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Learn English > English lessons and exercises > English test #107335: What's your age?
What's your age?
1) The basics : in English, to ask or to give somebody's age, you must use the verb TO BE and not 'to have', as done in many languages...
ex : Tom is twelve (years old). ('years old' can be omitted.)
ex : I'm not the same age AS Tom.
ex : My sister and Tom ARE the same age.
2) To express an approximate age, you can use decades:
To be in one's teens (from 10 to 19) and we can even be more precise, saying: 'to be in his early teens' (12- 13- 14) or (17-18-19) = 'to be in her late teens'.
The same is done for all decades:
in his late twenties / late 20's.
35 = in his mid thirties (30's)
47 = in her late forties (40's)
52 = in his early fifties (50's)
68 = in her late sixties (60´s) , seventies (70's), eighties (80's), nineties (90's)....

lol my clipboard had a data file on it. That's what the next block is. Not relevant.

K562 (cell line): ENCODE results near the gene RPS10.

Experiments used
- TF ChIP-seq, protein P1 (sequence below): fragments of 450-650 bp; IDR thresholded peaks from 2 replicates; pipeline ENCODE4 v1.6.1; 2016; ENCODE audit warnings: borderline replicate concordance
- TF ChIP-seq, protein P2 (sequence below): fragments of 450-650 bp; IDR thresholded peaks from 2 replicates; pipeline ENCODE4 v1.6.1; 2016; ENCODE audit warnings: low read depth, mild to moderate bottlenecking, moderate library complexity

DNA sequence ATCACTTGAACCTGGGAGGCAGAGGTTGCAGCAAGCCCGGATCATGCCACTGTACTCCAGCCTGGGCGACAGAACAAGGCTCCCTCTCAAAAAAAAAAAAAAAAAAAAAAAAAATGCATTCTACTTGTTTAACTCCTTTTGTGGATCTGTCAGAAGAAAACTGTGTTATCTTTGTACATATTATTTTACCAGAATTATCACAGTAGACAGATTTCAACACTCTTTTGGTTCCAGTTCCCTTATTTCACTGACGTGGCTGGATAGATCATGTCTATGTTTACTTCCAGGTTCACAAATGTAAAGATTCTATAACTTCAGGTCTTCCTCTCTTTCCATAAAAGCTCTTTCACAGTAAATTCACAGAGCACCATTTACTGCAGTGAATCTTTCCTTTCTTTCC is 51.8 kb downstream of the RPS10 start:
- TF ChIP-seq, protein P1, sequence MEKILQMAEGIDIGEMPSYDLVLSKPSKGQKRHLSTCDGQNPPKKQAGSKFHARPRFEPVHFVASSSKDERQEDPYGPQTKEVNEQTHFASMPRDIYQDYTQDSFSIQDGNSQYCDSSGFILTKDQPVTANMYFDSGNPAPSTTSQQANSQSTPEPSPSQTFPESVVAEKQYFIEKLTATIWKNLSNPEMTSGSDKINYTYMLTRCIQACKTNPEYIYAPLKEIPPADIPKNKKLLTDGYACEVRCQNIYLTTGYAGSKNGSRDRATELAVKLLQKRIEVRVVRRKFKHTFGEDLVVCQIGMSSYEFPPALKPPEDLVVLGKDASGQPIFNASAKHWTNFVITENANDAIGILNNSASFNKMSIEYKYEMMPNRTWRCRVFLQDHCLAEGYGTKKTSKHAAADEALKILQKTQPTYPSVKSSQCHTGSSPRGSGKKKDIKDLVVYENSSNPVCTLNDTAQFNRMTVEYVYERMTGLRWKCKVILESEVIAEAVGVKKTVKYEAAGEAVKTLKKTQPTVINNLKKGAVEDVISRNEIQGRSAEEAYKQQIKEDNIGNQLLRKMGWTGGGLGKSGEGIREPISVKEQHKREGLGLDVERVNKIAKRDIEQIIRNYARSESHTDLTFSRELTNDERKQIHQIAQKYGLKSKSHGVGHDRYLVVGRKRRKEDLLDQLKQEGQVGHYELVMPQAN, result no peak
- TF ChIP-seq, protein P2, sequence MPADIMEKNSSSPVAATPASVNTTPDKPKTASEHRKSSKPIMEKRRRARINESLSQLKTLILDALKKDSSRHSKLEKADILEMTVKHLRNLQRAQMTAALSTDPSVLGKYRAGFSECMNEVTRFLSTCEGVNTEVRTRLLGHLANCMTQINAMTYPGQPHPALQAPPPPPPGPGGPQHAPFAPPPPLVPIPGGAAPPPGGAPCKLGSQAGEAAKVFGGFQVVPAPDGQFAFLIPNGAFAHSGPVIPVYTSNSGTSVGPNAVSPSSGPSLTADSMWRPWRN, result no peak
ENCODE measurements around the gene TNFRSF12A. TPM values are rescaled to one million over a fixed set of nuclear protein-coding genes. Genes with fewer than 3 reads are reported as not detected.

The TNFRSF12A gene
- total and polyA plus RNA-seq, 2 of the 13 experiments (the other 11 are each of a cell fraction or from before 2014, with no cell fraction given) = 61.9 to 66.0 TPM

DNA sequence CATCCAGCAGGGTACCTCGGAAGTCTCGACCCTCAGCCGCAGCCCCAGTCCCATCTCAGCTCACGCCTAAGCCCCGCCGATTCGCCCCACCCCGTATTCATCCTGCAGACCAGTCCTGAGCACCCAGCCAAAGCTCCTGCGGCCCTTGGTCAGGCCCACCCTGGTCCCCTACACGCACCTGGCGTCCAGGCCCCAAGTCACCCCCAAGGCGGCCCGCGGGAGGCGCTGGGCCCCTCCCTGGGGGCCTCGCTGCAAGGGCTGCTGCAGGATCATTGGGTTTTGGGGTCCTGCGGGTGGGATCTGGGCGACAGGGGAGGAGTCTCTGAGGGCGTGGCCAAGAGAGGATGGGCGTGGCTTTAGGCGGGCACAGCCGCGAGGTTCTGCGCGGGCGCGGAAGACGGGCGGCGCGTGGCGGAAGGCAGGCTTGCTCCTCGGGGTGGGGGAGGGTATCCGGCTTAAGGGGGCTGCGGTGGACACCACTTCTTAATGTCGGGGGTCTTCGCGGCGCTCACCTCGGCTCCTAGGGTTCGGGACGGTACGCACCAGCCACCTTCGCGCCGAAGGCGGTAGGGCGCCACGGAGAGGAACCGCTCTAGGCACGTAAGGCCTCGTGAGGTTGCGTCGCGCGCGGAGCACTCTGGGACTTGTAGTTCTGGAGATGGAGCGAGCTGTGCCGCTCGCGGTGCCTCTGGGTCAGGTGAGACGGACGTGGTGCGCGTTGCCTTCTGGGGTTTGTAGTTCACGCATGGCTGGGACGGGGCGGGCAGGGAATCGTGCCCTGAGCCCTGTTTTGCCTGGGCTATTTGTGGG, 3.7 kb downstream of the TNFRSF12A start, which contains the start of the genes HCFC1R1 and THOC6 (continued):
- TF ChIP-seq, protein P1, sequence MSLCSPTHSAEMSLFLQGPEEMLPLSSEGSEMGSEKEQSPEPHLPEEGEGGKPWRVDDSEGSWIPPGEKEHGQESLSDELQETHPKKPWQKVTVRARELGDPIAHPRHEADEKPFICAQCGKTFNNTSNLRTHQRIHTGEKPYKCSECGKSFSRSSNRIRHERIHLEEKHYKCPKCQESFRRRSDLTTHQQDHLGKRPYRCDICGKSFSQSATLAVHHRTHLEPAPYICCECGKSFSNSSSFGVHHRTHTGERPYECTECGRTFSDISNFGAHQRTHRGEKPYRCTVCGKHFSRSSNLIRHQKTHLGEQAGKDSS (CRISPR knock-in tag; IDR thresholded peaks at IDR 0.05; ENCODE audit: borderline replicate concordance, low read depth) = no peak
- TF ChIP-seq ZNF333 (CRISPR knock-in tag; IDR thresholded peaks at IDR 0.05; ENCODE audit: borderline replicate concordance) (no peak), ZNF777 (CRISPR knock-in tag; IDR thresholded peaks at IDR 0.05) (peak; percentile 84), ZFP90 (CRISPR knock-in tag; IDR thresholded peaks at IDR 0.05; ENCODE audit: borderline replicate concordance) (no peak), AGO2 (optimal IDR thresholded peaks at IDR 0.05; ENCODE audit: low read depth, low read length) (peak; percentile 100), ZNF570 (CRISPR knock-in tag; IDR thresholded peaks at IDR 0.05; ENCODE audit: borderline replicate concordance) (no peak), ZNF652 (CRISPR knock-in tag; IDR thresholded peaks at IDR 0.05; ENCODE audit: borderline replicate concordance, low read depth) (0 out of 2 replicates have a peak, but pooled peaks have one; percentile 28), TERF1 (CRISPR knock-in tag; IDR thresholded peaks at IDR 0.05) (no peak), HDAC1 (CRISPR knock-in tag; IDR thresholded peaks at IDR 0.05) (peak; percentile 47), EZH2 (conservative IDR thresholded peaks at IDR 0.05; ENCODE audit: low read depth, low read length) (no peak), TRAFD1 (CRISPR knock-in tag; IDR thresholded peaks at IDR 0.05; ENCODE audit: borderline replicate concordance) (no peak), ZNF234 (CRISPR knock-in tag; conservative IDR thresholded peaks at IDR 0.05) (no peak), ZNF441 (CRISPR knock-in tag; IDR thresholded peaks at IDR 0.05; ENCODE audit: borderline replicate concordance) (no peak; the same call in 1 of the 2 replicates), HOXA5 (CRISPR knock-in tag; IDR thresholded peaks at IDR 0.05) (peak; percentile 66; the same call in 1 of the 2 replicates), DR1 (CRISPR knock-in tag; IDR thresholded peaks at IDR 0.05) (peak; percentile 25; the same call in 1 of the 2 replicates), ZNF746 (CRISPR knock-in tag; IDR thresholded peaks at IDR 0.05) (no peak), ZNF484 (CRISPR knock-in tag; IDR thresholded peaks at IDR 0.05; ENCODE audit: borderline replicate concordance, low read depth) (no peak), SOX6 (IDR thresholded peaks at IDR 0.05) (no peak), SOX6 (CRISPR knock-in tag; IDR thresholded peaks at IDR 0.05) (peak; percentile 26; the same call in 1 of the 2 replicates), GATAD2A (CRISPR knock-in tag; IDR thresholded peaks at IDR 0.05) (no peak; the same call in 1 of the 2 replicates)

This construction is very useful when you have to describe some characters having (or giving) only an approximate idea of their ages.
ex : The woman in the foreground must be in her early fifties, and she's helping a very wrinkled man in his late eighties, whereas her son, in his late teens or early twenties is carrying their luggage.
3) Another structure is often used to give an age in a written description: a compound adjective :
ex : He is a typical seventeen-year-old teenager and is very keen on video games...
BEWARE ! Considered as an adjective, the noun 'year' can't take an -s !
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